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#MomentsOfHome: "Losing our house felt like dying".

"Our house was furnished with everything, it was our kingdom. We had worked on it for 25 years, building it and improving it over and over again. All my memories and the children's memories were in that house. Losing it felt like dying. I had many dreams, my sons were going to get married there and live close to us." Iman Al Mahmoud, a health worker in our partner organization, the Independent Doctors Association (IDA), had to leave her home village of Marat Naasan in the Idlib region in 2019 and now lives in the Halab Labeeh camp for internally displaced people. 

"I learned a few days after we fled that our house was destroyed during the bombing. They sent me a video of it. When I saw it, it felt so bad. It's hard to lose your house and home with no hope of returning," says the 42-year-old.

The situation was hard on the mother of three: "I got high blood pressure and my heart almost stopped. Only Allah gave me the strength to carry on," she says, holding back tears.

Life on the run burdens health of mind and body 

The suffering that people have had to endure in the embattled areas still weighs heavily on many, and this often manifests itself in physical and mental health: "I couldn't say goodbye to my mother before she died. Nor when my brother and sister died, and everyone else," says Najah Um Abdullah, who was forced to leave her hometown of Tal Rifaat, in northern Syria, seven years ago and has since lived with her husband and three sons in temporary housing in the Bab Al-Salama camp near the Turkish-Syrian border.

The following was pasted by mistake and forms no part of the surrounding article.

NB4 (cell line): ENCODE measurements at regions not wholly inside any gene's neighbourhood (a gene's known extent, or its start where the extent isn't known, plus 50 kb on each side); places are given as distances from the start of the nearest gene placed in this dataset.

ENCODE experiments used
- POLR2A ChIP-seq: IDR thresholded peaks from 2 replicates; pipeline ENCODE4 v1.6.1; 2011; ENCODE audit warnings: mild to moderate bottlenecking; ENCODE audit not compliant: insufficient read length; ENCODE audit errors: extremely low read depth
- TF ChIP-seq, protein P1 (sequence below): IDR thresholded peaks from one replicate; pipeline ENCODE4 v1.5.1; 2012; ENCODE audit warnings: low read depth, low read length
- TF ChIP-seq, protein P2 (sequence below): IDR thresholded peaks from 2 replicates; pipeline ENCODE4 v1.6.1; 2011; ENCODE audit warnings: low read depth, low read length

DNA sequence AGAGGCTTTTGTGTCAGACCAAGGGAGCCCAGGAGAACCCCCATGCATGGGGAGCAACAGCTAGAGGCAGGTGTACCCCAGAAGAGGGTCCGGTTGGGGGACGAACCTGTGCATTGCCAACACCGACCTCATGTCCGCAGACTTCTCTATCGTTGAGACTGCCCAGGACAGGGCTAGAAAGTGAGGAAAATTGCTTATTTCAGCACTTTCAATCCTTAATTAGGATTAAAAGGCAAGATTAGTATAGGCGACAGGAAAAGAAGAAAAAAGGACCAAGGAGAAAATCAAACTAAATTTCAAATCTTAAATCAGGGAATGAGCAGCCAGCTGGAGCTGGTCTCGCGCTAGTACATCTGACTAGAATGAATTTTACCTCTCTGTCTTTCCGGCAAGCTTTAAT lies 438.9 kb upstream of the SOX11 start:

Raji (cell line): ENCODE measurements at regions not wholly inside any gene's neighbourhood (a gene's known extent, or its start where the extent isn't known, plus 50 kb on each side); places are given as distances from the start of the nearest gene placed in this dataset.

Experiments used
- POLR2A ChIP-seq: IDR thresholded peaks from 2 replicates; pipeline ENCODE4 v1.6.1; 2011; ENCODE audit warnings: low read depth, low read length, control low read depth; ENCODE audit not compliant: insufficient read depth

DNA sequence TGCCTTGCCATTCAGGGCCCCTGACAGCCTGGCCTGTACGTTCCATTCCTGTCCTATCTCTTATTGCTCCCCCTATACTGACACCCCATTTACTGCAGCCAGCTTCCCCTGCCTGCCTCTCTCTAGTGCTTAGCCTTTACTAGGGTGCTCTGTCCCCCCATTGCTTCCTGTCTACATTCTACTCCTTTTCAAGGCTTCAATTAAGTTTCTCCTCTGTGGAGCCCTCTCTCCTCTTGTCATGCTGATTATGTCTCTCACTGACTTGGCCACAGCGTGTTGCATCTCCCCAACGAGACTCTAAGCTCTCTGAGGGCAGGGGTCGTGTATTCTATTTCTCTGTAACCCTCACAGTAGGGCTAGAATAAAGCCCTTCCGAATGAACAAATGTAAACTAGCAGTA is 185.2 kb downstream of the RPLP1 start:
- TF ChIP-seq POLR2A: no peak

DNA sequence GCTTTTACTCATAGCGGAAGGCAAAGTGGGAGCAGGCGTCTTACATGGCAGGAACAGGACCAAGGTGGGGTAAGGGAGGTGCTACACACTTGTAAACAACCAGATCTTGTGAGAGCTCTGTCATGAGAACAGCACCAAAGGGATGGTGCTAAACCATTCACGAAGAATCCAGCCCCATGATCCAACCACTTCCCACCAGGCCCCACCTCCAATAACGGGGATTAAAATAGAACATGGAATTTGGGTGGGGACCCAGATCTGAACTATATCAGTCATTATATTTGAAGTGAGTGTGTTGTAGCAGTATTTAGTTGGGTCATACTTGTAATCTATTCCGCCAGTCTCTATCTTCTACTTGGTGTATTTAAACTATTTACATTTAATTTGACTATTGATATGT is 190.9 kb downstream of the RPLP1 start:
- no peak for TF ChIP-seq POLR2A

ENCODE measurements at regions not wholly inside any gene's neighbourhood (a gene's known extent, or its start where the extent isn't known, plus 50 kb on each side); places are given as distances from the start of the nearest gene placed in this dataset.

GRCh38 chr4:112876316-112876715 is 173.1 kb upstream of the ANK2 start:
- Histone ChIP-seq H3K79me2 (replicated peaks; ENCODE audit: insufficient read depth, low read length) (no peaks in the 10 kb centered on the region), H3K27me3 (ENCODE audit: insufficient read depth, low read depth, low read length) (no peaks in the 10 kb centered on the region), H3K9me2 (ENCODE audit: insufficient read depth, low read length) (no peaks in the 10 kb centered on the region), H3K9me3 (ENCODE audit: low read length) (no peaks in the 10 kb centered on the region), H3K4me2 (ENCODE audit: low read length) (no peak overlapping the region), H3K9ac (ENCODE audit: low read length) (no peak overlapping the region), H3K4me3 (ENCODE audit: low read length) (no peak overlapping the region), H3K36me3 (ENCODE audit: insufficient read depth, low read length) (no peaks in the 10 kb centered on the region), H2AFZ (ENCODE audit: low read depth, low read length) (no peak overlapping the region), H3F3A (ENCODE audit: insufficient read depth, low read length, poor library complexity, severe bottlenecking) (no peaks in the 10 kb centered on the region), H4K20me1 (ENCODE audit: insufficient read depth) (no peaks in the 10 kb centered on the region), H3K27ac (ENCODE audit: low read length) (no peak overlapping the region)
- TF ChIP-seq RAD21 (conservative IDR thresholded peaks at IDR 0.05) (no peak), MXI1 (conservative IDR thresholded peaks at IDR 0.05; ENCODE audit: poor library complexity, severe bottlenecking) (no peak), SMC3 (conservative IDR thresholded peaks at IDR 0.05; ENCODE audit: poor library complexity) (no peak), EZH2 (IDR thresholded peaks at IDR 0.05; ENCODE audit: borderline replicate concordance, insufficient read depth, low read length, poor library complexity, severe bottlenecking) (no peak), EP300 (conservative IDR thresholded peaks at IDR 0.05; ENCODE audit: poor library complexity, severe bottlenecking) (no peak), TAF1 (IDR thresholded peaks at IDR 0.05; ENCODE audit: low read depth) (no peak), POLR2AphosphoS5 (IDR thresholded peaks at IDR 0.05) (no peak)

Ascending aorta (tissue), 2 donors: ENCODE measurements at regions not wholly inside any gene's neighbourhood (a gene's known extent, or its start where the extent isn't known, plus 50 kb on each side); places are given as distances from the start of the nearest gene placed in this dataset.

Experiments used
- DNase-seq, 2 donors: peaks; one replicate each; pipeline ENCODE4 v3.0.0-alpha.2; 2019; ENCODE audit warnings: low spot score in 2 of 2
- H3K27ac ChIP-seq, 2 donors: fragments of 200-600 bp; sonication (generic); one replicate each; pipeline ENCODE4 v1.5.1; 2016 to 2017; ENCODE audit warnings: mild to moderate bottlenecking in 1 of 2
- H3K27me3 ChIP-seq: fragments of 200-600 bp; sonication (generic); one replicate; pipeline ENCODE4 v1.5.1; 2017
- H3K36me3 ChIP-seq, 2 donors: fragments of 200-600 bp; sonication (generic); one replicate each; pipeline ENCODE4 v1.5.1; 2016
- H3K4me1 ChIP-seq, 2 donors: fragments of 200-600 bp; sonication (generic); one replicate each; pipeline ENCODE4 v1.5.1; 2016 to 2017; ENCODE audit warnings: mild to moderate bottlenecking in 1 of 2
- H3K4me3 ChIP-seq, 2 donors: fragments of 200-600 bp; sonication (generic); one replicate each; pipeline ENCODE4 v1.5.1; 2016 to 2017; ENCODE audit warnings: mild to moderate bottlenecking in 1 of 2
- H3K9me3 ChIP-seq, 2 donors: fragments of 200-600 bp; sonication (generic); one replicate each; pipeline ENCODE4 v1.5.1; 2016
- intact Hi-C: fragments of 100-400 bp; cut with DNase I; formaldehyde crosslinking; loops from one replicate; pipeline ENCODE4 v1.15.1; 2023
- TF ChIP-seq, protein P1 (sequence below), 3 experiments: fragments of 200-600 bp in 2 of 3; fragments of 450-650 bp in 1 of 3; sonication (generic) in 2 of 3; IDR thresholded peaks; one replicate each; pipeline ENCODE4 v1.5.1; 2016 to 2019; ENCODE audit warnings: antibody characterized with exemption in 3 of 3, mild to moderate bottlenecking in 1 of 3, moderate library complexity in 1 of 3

The family cannot leave the camp, they stay in their tent most of the time. The situation has a stressful effect on the parents' psyche and health: "My husband has had two heart attacks in the past four years, and I have three broken bones in my arm," reports the 50-year-old. She says she is strengthened by her faith and the good fortune that she can continue to live with her husband and sons. 

The work helps to distract oneself and to look ahead 

In addition to the trauma experienced, there is often fear for one's own future and that of one's children. What do people do to look foward in such hopeless situations? For 34-year-old Omar Al-Ali, who comes from the town of Alrastan in the rural area around Homs and works as a medical-technical assistant in the Wassim Ma'az hospital of our Syrian partner organization IDA in northern Aleppo, it is the work that gives him a sense of belonging. He says, "Maybe we have hope thanks to the colleagues and friends we have here at work. Colleagues are a little like the family ties we had before we fled."
For Iman Al-Mahmoud, too, her work as a health worker is important - and not just to make a living for her family. "Seeing the children we help getting better gives me some sort of happiness.“ 

Malek Maznook, who has lived in Bab Al-Salama camp with his two sons for three years, has another strategy for feeling a little more at home while on the run: "In my house, we had a lot of plants. We planted them on our own land," the 40-year-old recalls. "Even though we live in a tent now, we planted flowers to remind us of the smell of our old farm." 

(November 2021)

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